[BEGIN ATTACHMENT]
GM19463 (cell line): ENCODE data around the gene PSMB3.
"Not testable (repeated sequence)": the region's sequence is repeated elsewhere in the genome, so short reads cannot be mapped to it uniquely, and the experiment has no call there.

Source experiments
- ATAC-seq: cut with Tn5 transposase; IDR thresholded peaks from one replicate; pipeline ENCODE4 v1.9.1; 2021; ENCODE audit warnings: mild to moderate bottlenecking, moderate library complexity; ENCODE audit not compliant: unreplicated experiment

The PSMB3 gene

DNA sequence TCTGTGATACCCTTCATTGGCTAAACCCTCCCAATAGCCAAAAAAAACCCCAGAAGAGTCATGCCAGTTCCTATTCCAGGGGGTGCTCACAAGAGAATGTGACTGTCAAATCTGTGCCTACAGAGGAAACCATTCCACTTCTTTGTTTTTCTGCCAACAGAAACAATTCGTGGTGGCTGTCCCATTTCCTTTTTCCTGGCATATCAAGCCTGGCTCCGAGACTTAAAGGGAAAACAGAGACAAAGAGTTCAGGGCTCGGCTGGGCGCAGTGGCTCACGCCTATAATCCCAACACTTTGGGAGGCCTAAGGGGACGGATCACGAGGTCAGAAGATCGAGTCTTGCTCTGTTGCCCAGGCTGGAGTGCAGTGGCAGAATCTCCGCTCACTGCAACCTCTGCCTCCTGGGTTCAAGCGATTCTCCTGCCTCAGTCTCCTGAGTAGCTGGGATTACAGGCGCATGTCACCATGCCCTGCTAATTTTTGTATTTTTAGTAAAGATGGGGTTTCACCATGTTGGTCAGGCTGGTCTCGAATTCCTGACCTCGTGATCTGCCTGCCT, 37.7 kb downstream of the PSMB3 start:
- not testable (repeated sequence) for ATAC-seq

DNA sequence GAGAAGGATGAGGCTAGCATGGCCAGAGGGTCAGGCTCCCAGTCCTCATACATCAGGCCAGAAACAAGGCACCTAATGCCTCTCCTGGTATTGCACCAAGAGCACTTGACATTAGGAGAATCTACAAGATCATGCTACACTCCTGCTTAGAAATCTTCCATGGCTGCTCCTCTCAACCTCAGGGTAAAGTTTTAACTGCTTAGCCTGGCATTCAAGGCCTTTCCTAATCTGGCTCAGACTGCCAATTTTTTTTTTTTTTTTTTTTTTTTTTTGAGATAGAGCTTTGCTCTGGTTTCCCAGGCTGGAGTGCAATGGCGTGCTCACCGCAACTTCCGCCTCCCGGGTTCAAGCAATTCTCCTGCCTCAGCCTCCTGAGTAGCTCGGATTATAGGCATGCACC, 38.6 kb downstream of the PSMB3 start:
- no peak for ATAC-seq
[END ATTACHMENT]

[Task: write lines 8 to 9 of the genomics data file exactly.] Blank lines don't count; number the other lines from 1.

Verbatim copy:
DNA sequence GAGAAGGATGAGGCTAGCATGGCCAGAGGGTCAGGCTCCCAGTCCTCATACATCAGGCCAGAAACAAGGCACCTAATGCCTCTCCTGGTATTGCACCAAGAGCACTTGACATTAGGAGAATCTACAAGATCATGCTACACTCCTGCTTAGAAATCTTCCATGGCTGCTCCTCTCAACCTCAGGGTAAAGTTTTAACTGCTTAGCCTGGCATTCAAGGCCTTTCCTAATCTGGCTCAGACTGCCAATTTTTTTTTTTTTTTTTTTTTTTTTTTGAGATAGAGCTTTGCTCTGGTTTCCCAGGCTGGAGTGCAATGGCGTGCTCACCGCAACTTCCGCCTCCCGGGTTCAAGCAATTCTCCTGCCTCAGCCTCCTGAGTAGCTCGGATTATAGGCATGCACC, 38.6 kb downstream of the PSMB3 start:
- no peak for ATAC-seq